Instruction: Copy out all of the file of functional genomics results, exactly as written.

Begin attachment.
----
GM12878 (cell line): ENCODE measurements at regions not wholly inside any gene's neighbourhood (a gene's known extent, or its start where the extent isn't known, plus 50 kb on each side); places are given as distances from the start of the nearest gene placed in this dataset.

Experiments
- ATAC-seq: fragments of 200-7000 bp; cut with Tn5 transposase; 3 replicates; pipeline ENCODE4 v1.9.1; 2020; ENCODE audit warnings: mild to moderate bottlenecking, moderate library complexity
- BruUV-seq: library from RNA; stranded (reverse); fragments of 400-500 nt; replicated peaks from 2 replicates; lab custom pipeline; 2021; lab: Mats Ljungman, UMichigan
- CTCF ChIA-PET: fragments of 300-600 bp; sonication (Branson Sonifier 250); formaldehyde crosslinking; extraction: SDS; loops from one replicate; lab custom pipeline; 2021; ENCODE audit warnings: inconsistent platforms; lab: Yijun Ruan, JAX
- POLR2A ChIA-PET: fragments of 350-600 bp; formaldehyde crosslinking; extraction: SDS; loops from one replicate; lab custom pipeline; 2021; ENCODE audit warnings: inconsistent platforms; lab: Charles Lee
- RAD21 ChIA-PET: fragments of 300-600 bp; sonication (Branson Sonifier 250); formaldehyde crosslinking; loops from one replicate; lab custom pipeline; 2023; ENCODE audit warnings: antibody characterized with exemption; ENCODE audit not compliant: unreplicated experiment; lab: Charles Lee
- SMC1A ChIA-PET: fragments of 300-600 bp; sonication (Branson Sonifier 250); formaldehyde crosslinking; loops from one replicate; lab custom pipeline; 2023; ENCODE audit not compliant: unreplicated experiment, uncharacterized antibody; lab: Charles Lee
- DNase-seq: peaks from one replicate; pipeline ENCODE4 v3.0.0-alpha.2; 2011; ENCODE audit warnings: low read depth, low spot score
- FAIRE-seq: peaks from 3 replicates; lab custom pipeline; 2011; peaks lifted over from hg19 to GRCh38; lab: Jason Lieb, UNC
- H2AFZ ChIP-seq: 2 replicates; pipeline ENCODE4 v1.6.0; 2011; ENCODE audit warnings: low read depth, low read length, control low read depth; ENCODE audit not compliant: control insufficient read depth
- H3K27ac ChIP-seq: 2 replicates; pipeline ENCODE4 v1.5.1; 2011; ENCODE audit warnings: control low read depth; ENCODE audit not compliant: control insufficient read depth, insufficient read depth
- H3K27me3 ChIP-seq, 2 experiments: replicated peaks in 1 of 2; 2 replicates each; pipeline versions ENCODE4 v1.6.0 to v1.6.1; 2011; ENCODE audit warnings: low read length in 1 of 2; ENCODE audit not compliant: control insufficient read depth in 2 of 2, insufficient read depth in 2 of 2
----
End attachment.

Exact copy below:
GM12878 (cell line): ENCODE measurements at regions not wholly inside any gene's neighbourhood (a gene's known extent, or its start where the extent isn't known, plus 50 kb on each side); places are given as distances from the start of the nearest gene placed in this dataset.

Experiments
- ATAC-seq: fragments of 200-7000 bp; cut with Tn5 transposase; 3 replicates; pipeline ENCODE4 v1.9.1; 2020; ENCODE audit warnings: mild to moderate bottlenecking, moderate library complexity
- BruUV-seq: library from RNA; stranded (reverse); fragments of 400-500 nt; replicated peaks from 2 replicates; lab custom pipeline; 2021; lab: Mats Ljungman, UMichigan
- CTCF ChIA-PET: fragments of 300-600 bp; sonication (Branson Sonifier 250); formaldehyde crosslinking; extraction: SDS; loops from one replicate; lab custom pipeline; 2021; ENCODE audit warnings: inconsistent platforms; lab: Yijun Ruan, JAX
- POLR2A ChIA-PET: fragments of 350-600 bp; formaldehyde crosslinking; extraction: SDS; loops from one replicate; lab custom pipeline; 2021; ENCODE audit warnings: inconsistent platforms; lab: Charles Lee
- RAD21 ChIA-PET: fragments of 300-600 bp; sonication (Branson Sonifier 250); formaldehyde crosslinking; loops from one replicate; lab custom pipeline; 2023; ENCODE audit warnings: antibody characterized with exemption; ENCODE audit not compliant: unreplicated experiment; lab: Charles Lee
- SMC1A ChIA-PET: fragments of 300-600 bp; sonication (Branson Sonifier 250); formaldehyde crosslinking; loops from one replicate; lab custom pipeline; 2023; ENCODE audit not compliant: unreplicated experiment, uncharacterized antibody; lab: Charles Lee
- DNase-seq: peaks from one replicate; pipeline ENCODE4 v3.0.0-alpha.2; 2011; ENCODE audit warnings: low read depth, low spot score
- FAIRE-seq: peaks from 3 replicates; lab custom pipeline; 2011; peaks lifted over from hg19 to GRCh38; lab: Jason Lieb, UNC
- H2AFZ ChIP-seq: 2 replicates; pipeline ENCODE4 v1.6.0; 2011; ENCODE audit warnings: low read depth, low read length, control low read depth; ENCODE audit not compliant: control insufficient read depth
- H3K27ac ChIP-seq: 2 replicates; pipeline ENCODE4 v1.5.1; 2011; ENCODE audit warnings: control low read depth; ENCODE audit not compliant: control insufficient read depth, insufficient read depth
- H3K27me3 ChIP-seq, 2 experiments: replicated peaks in 1 of 2; 2 replicates each; pipeline versions ENCODE4 v1.6.0 to v1.6.1; 2011; ENCODE audit warnings: low read length in 1 of 2; ENCODE audit not compliant: control insufficient read depth in 2 of 2, insufficient read depth in 2 of 2